I am working in a new yard every few days, cleaning up after this summer's devastation. I am working in older yards in Jackson, newer yards in Madison, and everything in between. There are so many plants that are going to have to be replaced that I don't know how this is going to go. I know people are dreading what is inevitably coming. The front yards are usually what people will deal with first since the whole world gets to see it. Front yard plants are where the plants that took the hardest hit this summer are the most visible. I have pulled up plants that seemed like they were growing in granite, it made me wonder if these weather events might have exposed a bigger problem. It looks to me like a lot of plants that didn't survive 3 months of topsy-turvy weather simply weren't planted correctly enough to survive these kinds of events. I can't stress enough the importance of amending the soil in the Northside. We have to take our time and spend the money it takes to wrap our plant's roots with a little insurance so when these things happen, we aren't spending a real fortune to replace things. I'm guilty of getting in a hurry as well. We have to do our homework so we plant the right plant in the right place. There's nothing worse than enjoying our landscapes for 10, 20, 30 years just to be devastated after a 3-month hiccup.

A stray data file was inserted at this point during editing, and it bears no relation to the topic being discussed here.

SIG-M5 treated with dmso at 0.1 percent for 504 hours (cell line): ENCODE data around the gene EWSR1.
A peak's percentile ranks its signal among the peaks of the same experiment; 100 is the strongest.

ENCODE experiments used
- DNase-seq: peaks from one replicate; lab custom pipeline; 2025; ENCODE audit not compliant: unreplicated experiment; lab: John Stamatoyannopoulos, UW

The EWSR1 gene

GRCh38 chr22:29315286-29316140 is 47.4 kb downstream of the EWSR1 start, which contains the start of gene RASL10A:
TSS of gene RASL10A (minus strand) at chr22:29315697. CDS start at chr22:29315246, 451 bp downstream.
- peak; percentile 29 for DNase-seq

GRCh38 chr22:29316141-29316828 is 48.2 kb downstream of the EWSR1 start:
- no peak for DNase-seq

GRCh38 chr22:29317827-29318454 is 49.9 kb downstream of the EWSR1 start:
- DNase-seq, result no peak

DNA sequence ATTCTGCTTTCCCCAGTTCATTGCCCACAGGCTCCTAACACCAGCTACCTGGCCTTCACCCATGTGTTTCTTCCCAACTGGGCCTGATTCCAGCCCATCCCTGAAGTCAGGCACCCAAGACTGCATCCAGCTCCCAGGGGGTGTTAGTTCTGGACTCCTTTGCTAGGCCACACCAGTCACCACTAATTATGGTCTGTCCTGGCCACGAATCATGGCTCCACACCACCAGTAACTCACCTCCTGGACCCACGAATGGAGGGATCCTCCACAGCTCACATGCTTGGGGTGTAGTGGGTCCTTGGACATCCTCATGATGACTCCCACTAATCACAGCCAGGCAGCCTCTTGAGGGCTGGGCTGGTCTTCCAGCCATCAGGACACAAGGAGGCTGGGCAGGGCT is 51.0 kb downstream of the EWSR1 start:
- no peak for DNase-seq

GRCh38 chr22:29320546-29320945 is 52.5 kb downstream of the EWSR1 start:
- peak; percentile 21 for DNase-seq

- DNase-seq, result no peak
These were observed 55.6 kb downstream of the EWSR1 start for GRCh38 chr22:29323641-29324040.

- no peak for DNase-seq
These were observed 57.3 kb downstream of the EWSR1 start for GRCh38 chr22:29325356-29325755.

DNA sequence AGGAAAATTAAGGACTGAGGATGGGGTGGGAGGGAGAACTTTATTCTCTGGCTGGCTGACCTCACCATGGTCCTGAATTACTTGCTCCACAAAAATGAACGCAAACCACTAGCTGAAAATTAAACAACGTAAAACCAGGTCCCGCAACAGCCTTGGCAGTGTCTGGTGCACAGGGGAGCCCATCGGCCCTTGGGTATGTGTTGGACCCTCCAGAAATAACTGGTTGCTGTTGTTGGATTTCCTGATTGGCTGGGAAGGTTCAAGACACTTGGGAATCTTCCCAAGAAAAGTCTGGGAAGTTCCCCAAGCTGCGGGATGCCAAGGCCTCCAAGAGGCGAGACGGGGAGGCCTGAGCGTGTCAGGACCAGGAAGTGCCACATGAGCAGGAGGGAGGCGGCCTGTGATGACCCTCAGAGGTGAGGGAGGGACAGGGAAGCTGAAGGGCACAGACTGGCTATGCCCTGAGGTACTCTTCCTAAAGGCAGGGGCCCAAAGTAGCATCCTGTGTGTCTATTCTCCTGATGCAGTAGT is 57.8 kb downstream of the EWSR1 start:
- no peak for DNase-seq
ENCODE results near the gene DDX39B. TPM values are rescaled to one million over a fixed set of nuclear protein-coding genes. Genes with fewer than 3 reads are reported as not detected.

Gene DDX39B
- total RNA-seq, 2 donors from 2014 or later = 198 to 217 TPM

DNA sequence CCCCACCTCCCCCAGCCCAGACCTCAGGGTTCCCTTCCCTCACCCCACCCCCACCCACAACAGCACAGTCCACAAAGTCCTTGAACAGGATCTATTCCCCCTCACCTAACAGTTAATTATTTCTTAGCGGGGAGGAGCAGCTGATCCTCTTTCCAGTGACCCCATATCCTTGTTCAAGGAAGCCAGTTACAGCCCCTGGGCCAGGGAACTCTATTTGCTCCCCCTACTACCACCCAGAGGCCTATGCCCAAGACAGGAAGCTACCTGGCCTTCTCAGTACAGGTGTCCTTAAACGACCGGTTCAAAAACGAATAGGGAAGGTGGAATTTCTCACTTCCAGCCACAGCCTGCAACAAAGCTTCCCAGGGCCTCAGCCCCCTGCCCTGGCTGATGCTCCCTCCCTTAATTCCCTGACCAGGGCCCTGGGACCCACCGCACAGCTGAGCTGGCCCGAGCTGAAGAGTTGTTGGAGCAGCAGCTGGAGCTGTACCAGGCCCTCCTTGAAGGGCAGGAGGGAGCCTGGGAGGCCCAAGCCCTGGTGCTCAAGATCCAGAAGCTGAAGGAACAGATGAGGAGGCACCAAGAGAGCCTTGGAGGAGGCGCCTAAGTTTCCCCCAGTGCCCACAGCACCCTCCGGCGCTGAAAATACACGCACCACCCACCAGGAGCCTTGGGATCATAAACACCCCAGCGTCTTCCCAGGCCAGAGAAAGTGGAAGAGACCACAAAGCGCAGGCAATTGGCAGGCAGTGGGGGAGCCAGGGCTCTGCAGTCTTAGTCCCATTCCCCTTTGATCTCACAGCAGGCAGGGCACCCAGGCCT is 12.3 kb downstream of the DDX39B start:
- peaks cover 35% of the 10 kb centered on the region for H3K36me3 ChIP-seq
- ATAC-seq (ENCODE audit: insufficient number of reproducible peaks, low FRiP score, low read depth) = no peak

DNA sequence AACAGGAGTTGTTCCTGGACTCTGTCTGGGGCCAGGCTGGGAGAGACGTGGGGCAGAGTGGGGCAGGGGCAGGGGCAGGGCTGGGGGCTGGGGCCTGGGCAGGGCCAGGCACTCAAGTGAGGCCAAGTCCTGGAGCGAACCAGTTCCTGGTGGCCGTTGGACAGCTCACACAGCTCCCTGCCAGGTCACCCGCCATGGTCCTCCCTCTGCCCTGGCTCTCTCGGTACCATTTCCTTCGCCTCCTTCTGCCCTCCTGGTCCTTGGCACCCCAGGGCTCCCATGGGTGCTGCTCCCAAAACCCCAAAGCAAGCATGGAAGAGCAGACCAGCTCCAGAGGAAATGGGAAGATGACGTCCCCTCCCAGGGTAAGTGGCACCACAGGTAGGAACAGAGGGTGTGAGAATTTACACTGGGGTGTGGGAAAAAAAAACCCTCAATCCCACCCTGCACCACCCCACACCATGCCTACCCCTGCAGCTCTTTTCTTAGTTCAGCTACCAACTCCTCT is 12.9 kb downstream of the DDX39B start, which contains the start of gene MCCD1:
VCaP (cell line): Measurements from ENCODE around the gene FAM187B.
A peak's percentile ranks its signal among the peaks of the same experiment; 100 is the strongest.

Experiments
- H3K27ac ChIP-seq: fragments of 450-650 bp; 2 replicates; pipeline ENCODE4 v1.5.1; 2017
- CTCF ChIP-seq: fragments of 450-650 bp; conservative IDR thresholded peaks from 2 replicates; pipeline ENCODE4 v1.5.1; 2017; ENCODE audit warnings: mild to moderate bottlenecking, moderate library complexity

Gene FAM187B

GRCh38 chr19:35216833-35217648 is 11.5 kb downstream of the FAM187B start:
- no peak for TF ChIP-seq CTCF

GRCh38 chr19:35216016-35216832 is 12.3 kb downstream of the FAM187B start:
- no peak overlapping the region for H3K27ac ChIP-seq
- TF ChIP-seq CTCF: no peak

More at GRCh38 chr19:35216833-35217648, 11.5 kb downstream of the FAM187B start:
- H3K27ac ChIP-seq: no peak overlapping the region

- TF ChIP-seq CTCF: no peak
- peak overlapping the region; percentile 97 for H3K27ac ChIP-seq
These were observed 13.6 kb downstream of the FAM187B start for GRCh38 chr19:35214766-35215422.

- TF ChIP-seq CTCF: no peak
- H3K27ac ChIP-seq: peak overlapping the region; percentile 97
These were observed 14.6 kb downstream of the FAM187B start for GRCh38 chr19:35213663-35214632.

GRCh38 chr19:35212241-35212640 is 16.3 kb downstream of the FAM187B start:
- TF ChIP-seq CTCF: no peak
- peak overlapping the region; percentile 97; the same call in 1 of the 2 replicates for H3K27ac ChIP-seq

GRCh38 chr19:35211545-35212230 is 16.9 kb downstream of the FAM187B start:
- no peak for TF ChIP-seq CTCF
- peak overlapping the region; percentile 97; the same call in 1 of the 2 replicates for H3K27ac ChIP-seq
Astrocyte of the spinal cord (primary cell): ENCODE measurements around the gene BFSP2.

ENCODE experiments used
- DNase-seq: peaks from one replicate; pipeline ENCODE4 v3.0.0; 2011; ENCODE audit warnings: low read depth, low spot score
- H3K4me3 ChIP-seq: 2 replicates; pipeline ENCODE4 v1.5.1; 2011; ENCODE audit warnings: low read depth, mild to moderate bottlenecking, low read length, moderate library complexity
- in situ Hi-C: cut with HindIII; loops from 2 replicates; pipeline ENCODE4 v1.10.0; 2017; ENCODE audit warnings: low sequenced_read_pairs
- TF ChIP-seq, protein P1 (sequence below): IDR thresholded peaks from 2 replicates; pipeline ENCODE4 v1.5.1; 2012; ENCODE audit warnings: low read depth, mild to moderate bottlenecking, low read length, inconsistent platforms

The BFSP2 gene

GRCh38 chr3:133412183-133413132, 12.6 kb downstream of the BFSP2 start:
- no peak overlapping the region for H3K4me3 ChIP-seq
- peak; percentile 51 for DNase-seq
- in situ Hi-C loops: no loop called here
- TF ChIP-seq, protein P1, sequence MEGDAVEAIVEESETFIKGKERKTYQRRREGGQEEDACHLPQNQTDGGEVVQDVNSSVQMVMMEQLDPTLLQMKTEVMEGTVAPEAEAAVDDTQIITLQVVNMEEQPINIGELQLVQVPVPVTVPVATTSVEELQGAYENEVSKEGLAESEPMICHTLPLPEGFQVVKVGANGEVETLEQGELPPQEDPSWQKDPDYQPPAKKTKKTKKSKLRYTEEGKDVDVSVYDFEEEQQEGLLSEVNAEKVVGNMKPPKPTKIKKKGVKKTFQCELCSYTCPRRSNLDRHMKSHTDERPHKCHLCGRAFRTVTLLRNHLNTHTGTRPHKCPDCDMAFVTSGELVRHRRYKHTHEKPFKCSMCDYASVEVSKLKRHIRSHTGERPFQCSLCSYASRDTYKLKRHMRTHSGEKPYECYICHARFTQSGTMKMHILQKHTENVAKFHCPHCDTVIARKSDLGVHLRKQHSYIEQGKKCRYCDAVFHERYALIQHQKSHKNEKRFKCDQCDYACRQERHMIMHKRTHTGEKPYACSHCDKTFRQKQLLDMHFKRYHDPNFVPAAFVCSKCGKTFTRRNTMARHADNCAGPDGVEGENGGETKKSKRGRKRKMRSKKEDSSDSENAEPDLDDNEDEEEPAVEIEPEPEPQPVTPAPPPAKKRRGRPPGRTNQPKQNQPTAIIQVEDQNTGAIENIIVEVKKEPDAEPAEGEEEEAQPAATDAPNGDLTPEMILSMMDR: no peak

I think there is still a lot to be learned as we head back to normal weather patterns. Some plants might drop their leaves just so they can go into survival mode. (Magnolias are champions at this). They "know" that the fewer leaves they have, the less energy they will have to put out to survive. Given enough time, those plants might put out some fresh leaves just in time for the fear of our first frost, which might cause some tip burn. I think that some of the plants will try to make a comeback late next spring. I guess that if you are on the fence about whether to try to save a plant and wait to see how it's going to come out is to cut the dead branches out, there might not be much left, and start praying. Next spring you will have the opportunity to start fertilizing again to boost its chances of pushing enough buds out to recover. Hopefully, we can find a little sunshine in all of this by seeing this as a chance for a do-over. Whether it was you who didn't do all the right things or the landscape was done by the builder of your house, it needs to be improved. The soil and the type of plants you use from here on out matter more than just about anything. Garden centers are where you can get this kind of information and the proper materials to do your yard right. I hope this fall you can find time to shop around at all the garden centers and gather as many opinions and tips that you can and apply that information to your garden. Every garden is unique in its needs and what they give back to you so you should treat it as unique. You know better than anyone else about the nooks and crannies of your yard; you know better than anyone else about how much time and money you will spend in your yard so you have to decide how far to take the redo that is coming your way. The good news is that all of this doesn't have to be stressful since, once the obvious dead stuff is cleaned out, you can take your time doing the homework and procuring the right plants. There's no hurry to do all of this, like I said, some plants that look hopeless now might give us a second breath of hope after next winter. I am anxiously awaiting my chance to make some big decisions as to what direction to take some of my garden when the next season shows me what has to be done.